How the economy affects your pocketbook
Economists have surmised that the U.S. economy may be officially out of the doldrums, but American consumers don’t feel it.
And until consumers do feel it, the economy can’t really be considered to have recovered.
Consumption, in large part, drives the economy, so when the economy is rolling along, in general, consumers are doing their best to drive it forward.
“The economy needs to make things possible for you and make your life livable in the present and give you really good prospects for hope and growth in the future,” says Peter Rodriguez, associate professor of business administration and associate dean for international affairs at the University of Virginia’s Darden School of Business.
“You have to have the sense that the American dream is possible. You have to be living reasonably comfortably. Income levels have to be high enough that you have the opportunity to enjoy other parts of life,” he says.
As the economy is largely made up of the individual fortunes of Americans, consumers cannot do well without a prosperous economy and, in turn, the nation cannot prosper without a thriving populace.
But not everyone is positioned to benefit from a growing economy. For some who are marginalized due to poverty or lack of education, a rising tide won’t raise their prospects.
Look to these economic measurements to discover how consumers are faring in the economy and also whether the economy is contracting or expanding.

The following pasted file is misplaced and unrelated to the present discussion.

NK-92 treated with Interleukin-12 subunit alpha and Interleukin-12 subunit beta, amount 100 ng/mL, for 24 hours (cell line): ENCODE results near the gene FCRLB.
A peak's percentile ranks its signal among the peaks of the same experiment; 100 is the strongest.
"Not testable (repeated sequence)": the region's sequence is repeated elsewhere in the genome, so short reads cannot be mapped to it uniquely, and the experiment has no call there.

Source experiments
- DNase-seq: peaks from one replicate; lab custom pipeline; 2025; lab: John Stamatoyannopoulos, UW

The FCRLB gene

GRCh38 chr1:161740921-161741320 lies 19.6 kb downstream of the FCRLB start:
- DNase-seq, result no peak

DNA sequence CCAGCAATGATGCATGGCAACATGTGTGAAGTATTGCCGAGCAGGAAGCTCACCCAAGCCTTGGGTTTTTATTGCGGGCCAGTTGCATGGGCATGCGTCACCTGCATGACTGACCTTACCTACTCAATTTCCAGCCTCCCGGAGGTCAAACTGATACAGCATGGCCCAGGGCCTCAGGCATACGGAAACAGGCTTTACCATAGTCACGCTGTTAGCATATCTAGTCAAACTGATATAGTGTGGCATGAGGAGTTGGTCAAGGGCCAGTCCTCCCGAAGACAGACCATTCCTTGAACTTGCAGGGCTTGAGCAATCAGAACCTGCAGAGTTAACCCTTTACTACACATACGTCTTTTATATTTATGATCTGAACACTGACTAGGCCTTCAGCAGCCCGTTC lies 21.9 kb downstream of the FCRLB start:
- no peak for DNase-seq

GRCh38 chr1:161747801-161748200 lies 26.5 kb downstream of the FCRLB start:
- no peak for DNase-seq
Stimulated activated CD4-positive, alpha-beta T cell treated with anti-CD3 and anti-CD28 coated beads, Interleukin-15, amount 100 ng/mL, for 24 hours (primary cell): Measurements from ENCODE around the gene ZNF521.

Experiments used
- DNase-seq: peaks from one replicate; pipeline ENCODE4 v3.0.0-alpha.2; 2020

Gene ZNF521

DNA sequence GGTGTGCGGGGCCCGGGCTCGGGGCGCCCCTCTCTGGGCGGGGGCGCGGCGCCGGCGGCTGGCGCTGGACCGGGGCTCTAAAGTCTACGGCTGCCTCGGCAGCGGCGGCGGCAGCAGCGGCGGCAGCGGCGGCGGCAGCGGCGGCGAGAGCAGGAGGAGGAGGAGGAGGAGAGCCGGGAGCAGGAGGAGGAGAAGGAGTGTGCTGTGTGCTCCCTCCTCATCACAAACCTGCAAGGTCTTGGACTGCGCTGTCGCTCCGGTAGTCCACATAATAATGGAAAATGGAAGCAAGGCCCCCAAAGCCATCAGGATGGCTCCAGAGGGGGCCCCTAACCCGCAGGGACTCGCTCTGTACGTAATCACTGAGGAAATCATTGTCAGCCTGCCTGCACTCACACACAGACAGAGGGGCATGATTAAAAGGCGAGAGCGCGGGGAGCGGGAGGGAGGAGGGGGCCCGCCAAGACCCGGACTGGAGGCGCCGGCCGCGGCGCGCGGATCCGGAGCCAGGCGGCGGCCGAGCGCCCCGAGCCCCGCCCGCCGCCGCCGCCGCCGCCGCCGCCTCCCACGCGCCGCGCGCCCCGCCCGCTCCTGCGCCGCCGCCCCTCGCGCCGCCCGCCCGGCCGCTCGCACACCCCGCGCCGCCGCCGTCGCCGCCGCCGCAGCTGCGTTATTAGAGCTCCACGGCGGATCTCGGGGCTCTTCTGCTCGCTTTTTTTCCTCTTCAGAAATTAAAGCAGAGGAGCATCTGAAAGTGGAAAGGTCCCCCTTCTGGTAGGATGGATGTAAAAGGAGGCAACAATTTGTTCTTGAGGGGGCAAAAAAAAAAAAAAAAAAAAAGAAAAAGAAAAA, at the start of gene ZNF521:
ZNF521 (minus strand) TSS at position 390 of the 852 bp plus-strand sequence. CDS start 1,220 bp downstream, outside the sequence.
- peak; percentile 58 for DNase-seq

Gross domestic product, or GDP, is a measure of the output of goods and services produced in the United States. The report comes out quarterly from the Bureau of Economic Analysis.
“The traditional measure of the economy has been growth in GDP and growth in economic output,” says Mike Schenk, vice president of economics and statistics at the Credit Union National Association.
But as yardsticks go, it’s kind of unwieldy.
“GDP is too coarse because it is just a measure of the volume of output of the economy overall. Early in the fall we heard a lot of talk about the recession being over and technically that may be true because GDP has begun to rise,” says Rodriguez.
“That is the equivalent of saying that sales have stopped falling, but that is really not that heartwarming — we have laid off a lot of people and they are not benefiting from the growth and are remaining outside what the economy can provide for them,” he says.
GDP is expected to increase over the coming months, but that won’t necessarily mean that the American people are experiencing a growing economy. Instead, it may mean that businesses are simply restocking.
“GDP and manufacturing are likely to have an uptick just basically based on the fact that many businesses have run down their inventory leading up to the crisis and now need to replenish their stock. So it’s not based as much on end-user demand as it is based on a replenishment of inventory,” says Kieran Osborne, co-portfolio manager at Merk Investments. “Although we will have an uptick, I don’t think it will be sustainable economic growth going forward.”
Personal income and outlays are measures of how much people make and spend.